It’s the most wonderful time of the year!

A time that induces fond memories of togetherness and implies promises of family, food, and spiritual bonding with your fellow man. No, not Christmas, the kickoff of a new NFL season! It’s the time of the year when each Sunday captivates the nation with endless supplies of buffalo wings, lite beer, and a healthy dose of hard hitting drama. While you’re probably well-read on this year’s fantasy sleepers, expert predictions, or new rule changes, it’s less likely you’re familiar with the economic effect NFL teams have on their local markets. There are many varying opinions regarding whether or not it’s economically viable for a city to support an NFL team since weighing the public expense of supporting stadium costs against the less tangible cultural value is very much a subjective matter. There are however, tangible positive contributions the presence of an NFL team can bring to a city. For example, local construction companies, trade unions, bank branches, architecture firms, and hotels would all obviously see appeal in having an NFL team and stadium. But what about the average Joe? Is it possible for a typical citizen to see an actual monetary return from a local NFL team, or is their benefit limited to existential rewards like a strengthened community or better city image? Most likely, the answer to this question is no, you won’t see any return on your taxes that go to sustaining the presence of an NFL team. However, if you own property in a city before it’s declared that an NFL team will be moving to a zip code near you, the increase in your property value could demonstrate a substantially higher return than average residential real estate market rates across the country.

Since data becomes more and more scarce the further back into history we go, for sake of accuracy for this case study, we’ll focus on the three NFL teams that have changed cities, (or declared they’re changing cities), within the last three years: The Rams, The Chargers, and The Raiders, and determine how the residential property value surrounding the stadium of the cities each team left and residential property values surrounding where their new stadiums are to be built compare to typical market rates in the rest of the country over the last three years.

Rams: St. Louis to Los Angeles

The Rams were approved for relocation to Los Angeles in January of 2016.

Median residential property market rate change in USA, 2016-2017: +7.3%

Median residential property market rate change for properties surrounding The Dome, The Rams old stadium in St Louis, MO, 2016-2017: +4.3%

Median residential property market rate change for properties surrounding the construction site for The Rams new stadium in Inglewood, CA, 2016-2017: +23.5%

Chargers: San Diego to Los Angeles

The Chargers were approved for relocation to Los Angeles in January of 2017.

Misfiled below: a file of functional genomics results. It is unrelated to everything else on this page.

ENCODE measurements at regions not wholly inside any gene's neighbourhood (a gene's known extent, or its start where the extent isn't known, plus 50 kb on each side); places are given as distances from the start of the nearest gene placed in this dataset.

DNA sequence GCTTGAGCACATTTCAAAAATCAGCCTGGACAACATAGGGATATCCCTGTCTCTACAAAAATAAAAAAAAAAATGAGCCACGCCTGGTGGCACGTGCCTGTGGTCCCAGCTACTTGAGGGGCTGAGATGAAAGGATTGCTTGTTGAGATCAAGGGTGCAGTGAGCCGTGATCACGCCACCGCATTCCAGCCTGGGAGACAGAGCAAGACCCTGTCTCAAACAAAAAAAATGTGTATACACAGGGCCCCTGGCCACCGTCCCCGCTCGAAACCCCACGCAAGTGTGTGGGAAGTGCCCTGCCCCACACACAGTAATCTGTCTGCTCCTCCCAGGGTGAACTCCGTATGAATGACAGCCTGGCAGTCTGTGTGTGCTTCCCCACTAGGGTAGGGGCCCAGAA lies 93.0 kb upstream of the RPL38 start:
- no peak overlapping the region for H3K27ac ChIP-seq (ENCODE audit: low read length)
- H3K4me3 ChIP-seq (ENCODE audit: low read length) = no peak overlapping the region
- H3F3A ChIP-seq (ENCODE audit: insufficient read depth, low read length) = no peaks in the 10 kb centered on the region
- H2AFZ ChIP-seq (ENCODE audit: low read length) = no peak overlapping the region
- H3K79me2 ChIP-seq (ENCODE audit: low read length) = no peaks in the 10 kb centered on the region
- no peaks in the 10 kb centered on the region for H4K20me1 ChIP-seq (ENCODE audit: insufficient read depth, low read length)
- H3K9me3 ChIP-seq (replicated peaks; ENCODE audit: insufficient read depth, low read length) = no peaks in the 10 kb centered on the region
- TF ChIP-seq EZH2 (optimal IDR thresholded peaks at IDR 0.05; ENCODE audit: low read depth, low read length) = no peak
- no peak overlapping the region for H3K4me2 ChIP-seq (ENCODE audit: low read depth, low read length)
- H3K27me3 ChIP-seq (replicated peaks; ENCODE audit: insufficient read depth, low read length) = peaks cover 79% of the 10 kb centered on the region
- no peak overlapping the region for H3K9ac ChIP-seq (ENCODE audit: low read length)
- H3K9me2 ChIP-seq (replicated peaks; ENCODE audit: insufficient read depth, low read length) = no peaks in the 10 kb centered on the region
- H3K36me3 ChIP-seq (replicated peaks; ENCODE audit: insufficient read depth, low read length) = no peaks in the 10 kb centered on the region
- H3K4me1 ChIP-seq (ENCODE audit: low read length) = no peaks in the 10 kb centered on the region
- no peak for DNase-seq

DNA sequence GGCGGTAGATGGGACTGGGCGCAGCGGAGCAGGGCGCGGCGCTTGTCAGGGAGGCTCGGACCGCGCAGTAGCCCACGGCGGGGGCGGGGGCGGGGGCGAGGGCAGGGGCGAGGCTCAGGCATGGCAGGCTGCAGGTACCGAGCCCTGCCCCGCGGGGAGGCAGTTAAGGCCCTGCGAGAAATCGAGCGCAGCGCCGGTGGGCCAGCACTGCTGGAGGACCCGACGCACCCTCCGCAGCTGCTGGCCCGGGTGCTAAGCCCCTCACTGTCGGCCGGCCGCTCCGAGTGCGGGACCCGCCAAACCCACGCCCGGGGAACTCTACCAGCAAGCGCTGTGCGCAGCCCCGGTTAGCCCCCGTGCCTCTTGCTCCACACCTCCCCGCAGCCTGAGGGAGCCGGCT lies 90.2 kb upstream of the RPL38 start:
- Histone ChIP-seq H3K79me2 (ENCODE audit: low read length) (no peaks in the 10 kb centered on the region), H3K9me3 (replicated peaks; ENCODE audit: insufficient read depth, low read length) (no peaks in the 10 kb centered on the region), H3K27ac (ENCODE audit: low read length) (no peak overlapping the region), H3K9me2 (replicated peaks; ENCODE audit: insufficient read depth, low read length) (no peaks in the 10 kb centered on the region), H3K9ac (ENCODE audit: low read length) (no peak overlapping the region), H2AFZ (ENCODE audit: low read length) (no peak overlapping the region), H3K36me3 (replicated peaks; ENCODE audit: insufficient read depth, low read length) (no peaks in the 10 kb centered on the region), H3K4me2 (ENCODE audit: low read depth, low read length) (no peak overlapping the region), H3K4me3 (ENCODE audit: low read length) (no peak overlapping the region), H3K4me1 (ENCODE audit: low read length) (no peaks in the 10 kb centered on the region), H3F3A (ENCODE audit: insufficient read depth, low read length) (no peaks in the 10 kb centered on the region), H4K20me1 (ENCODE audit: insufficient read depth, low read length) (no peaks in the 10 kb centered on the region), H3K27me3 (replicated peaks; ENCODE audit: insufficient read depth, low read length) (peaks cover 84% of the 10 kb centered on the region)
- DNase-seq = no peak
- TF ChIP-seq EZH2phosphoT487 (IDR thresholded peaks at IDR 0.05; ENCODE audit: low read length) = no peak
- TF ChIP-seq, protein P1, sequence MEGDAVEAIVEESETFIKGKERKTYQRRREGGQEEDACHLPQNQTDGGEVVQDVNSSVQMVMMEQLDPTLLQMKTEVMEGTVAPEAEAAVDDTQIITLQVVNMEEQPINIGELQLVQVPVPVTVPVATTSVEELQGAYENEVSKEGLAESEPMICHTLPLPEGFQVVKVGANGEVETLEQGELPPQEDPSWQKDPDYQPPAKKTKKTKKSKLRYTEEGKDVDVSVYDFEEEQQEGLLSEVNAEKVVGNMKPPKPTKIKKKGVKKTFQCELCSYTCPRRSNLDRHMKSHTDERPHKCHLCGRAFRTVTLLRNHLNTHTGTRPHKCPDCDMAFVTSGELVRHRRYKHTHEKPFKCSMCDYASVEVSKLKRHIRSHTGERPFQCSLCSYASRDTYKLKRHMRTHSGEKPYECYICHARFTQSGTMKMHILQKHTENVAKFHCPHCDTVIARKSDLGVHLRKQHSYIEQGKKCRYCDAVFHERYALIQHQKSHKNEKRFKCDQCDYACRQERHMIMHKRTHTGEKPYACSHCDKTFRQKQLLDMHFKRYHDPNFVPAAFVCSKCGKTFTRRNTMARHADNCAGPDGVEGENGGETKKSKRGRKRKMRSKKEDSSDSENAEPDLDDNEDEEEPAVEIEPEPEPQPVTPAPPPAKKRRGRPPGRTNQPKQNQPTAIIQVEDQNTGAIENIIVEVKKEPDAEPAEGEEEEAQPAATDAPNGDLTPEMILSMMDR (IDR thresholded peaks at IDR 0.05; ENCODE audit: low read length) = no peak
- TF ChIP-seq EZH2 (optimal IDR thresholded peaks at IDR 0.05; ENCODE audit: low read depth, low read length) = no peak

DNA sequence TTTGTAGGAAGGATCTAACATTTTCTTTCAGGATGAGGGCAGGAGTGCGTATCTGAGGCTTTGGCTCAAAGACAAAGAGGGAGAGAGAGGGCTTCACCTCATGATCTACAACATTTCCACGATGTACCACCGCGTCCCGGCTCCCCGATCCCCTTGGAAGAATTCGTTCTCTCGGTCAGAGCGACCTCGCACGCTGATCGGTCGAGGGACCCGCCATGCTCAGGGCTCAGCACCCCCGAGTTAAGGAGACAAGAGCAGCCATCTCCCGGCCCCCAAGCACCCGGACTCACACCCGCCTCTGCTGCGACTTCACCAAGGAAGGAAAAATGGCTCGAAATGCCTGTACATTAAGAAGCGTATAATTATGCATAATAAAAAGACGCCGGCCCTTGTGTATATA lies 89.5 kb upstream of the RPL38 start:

Median residential property market rate change in USA, 2017-2018: +8.3%

Median residential property market rate change for properties surrounding Qualcomm Stadium, The Chargers old stadium in San Diego, CA, 2017-2018: +0.25%

Median residential property market rate change for properties surrounding the construction site for The Chargers new stadium in Inglewood, CA, 2017-2018: +2.3%

Raiders: Oakland to Las Vegas

The Raiders were approved for relocation to Las Vegas in March of 2017.

Median residential property market rate change in USA, 2017-2018: +8.3%

Median residential property market rate change for properties surrounding The Coliseum, The Raiders soon to be old stadium in Oakland, CA, 2017-2018: +1.25%

Median residential property market rate change for properties surrounding the construction site for The Raiders new stadium in Las Vegas, NV, 2017-2018: +12.7%

So, as you can see, in almost every case the market value of properties near stadiums of teams that left increased by a smaller rate than the average market rate change across the country, and median residential property rate values of cities acquiring teams were significantly higher than average market rates across the country. The one exception in the entire case study is the value of properties in Inglewood after the Chargers declared their move, which were lower than average market rates. This is likely better explained as a combination of an overcorrection for the Rams move to the same stadium site a year earlier, and the fact that the NFL was already indicating as early as 2016 that another team would move to LA along with the Rams.

Now that it’s been demonstrated there is a strong correlation between the presence of NFL teams and higher residential property values, all you need to cash in on the next NFL expansion or move is a little insider knowledge….

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